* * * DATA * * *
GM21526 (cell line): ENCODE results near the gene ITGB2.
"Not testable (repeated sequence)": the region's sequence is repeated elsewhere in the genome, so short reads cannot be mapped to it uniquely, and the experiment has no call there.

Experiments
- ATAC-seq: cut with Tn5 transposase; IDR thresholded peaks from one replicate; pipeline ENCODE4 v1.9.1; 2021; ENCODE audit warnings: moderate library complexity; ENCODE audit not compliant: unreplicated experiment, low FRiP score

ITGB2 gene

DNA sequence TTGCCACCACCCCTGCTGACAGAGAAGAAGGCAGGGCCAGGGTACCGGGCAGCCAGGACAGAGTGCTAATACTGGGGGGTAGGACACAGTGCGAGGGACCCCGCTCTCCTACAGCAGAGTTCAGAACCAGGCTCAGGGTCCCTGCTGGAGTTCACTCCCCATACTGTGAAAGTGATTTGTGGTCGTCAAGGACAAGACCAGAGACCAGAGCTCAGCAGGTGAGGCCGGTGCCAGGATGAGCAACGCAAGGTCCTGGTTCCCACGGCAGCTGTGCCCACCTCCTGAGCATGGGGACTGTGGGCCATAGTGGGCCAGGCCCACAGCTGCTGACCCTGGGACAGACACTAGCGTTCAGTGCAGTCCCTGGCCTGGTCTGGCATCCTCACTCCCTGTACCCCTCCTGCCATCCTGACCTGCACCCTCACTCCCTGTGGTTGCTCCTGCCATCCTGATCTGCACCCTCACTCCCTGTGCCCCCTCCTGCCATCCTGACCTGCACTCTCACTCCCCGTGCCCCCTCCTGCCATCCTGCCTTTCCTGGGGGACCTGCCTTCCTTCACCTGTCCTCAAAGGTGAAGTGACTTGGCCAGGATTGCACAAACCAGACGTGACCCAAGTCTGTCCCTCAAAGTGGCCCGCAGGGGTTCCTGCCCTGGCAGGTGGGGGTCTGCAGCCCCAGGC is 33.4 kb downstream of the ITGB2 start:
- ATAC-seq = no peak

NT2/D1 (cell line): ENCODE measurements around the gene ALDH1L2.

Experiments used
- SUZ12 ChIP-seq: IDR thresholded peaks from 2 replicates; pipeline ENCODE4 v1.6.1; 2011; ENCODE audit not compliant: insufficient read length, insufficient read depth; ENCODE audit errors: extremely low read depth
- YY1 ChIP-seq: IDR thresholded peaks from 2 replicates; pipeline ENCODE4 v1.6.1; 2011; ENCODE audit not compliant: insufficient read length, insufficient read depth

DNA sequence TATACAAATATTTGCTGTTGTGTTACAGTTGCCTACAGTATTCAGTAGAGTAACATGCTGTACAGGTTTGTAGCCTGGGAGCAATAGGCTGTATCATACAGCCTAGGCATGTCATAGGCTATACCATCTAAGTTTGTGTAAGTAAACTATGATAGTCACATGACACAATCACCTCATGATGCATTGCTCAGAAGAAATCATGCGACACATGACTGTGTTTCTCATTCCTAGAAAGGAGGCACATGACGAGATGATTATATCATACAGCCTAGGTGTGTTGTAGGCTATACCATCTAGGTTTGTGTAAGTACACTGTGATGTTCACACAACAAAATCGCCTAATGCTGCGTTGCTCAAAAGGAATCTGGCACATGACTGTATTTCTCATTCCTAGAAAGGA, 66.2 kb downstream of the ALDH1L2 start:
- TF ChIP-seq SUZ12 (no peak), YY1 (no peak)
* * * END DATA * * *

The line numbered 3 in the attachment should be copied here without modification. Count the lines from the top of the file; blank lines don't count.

Experiments